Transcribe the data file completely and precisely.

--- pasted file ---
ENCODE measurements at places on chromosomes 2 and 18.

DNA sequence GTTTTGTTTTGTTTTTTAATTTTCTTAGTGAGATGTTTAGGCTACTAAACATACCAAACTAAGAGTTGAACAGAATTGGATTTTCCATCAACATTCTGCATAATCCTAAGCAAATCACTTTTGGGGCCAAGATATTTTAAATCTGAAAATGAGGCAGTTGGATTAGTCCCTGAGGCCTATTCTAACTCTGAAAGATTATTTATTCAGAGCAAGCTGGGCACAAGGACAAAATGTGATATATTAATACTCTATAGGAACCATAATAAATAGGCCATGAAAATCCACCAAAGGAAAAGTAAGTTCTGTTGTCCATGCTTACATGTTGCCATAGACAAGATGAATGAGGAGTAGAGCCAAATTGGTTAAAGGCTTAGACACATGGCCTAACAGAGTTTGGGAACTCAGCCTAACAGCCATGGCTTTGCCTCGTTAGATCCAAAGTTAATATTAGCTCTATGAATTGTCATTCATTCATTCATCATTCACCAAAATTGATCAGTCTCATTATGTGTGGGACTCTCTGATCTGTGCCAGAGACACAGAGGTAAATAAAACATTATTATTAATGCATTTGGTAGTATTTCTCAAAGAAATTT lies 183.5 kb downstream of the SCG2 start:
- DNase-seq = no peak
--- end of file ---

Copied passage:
ENCODE measurements at places on chromosomes 2 and 18.

DNA sequence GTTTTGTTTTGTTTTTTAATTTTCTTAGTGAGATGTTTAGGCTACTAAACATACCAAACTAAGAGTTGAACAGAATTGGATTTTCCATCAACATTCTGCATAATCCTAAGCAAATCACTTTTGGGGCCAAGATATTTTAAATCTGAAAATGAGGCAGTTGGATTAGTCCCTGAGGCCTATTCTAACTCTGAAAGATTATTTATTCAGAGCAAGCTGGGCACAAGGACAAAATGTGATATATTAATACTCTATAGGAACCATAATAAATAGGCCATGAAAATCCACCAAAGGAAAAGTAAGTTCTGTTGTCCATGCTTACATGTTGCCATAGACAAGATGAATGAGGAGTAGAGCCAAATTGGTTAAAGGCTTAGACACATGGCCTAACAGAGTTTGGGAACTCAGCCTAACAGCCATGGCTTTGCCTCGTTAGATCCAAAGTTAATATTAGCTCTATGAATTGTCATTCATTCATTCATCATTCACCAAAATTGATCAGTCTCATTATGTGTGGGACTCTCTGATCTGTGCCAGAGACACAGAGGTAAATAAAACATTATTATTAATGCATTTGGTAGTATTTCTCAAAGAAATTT lies 183.5 kb downstream of the SCG2 start:
- DNase-seq = no peak